Not all traffic violations are dealt with strictly by a ticket. For instance, if a driver accidentally strikes a structure or fixture “adjacent to a highway” and fails to report it, that driver can be charged with a Class B misdemeanor, which carries a potential jail sentence of up to 180 days in addition to a $2,000 fine.
Houston Court Rejects Defense Argument that Mandatory Reporting Law Does Not Cover “Private” Property
The Texas First District Court of Appeals here in Houston recently explained that the Class B misdemeanor offense applies to situations where the defendant struck private property, as opposed to a publicly owned structure or fixture.
The case, Mitchell v. State, arose from a single-car accident that took place in Wichita Falls. The defendant was driving his SUV and suddenly lost control of the vehicle. The SUV hit the curb, traveled into the yard of a private residence, and eventually struck the house, causing several thousand dollars worth of damage.
The defendant subsequently left the scene without stopping to notify local authorities of the accident. The owner of the damaged residence managed to track down the vehicle’s owner, the defendant’s mother. At that point, the defendant reported the accident.
Prosecutors charged the defendant with failure to report an accident involving property damage under Section 550.025 of the Texas Transportation Code. Although the base offense is a Class C misdemeanor, the charge becomes a Class B misdemeanor when, as here, the value of the damage to the property exceeds $200. At trial, the defense argued that Section 550.025 did not apply to this case, because the property damaged was a private residence.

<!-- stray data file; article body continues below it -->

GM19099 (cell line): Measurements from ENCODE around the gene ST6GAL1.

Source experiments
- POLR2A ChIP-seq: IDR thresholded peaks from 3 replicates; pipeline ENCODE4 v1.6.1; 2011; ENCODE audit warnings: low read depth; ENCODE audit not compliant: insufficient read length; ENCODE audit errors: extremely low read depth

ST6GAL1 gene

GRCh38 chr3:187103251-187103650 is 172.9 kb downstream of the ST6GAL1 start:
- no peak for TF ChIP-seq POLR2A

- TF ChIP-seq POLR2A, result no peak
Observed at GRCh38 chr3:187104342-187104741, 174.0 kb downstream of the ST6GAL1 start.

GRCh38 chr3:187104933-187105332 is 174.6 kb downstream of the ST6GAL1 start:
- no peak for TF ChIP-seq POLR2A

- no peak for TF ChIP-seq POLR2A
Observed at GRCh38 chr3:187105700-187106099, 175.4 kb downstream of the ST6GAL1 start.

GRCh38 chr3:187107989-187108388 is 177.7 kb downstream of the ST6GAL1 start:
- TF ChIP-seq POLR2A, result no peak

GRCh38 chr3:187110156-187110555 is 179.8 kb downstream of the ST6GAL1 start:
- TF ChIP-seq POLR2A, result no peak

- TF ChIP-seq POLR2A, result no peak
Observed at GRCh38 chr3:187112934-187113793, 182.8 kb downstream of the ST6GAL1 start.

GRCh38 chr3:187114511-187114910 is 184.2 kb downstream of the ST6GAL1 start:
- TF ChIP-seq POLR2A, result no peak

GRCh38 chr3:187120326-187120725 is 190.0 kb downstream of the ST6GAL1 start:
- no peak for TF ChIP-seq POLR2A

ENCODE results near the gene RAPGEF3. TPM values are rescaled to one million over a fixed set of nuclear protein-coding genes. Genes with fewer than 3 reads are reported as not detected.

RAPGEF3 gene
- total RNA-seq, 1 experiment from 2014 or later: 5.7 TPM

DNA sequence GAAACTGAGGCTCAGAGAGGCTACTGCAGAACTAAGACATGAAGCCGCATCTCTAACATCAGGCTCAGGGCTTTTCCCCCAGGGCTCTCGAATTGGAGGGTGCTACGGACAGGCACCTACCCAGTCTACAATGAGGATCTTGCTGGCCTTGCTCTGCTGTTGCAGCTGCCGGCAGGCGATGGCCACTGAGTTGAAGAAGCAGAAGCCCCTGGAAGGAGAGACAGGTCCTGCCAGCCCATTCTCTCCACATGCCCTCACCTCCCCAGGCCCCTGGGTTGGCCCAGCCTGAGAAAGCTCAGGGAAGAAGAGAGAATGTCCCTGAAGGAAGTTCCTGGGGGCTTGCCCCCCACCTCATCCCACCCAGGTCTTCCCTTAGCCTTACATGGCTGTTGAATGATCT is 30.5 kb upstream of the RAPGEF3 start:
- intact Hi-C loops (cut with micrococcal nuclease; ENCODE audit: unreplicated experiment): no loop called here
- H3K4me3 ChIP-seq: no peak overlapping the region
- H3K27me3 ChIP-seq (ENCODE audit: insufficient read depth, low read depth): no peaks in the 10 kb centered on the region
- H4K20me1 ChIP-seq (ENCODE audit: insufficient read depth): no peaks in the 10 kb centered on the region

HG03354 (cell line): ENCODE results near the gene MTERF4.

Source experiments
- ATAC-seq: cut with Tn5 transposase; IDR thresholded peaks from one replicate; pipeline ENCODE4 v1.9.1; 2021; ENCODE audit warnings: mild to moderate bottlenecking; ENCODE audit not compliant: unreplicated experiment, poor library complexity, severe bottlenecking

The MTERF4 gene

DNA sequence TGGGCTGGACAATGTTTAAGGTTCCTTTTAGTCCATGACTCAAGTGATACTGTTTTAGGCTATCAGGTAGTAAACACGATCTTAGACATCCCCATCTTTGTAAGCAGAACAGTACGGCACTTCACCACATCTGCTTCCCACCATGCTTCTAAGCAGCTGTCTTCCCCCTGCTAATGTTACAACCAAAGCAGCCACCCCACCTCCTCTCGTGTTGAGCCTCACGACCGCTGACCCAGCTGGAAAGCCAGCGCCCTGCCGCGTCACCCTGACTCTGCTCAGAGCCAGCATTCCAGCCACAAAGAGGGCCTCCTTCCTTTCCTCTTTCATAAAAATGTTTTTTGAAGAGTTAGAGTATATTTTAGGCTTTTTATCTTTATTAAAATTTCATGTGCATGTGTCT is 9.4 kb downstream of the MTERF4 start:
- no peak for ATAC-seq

The trial judge rejected this argument and the jury found the defendant guilty. On appeal, the defendant again argued Section 550.025 did not apply. But like the trial judge, the First District found the statute did apply.
The appeals court explained that Section 550.025 applies to any unreported accident “resulting only in damage to a structure adjacent to a highway.” Here, the private residence was “adjacent to a four-lane public road.” The defense, however, maintained the house did not qualify as a “structure.” The First District disagreed. A house falls within the dictionary definition of structure, the court observed. More to the point, Section 5502.025 does not “does not refer to ‘public structures’ or ‘governmental structures.’”
In addition, the statute makes it a crime not to report an accident to the “owner or person in charge of the property” that sustained damage. The use of the term “owner” clearly indicates Section 550.025 was meant to apply to a “variety of different persons and entities, both public and private, owning property falling within the statute’s scope.”
Speak with a Houston Traffic Violations Defense Lawyer Today
Many people understandably have the urge to flee an accident scene because they fear getting in trouble with the law. But as the case above illustrates, not reporting an accident can get you into even more trouble. If you have been charged with any type of traffic violation arising from a car accident and need advice from a qualified Houston criminal defense attorney, contact the Law Offices of Tad Nelson & Associates today. Call (281) 280-0100 .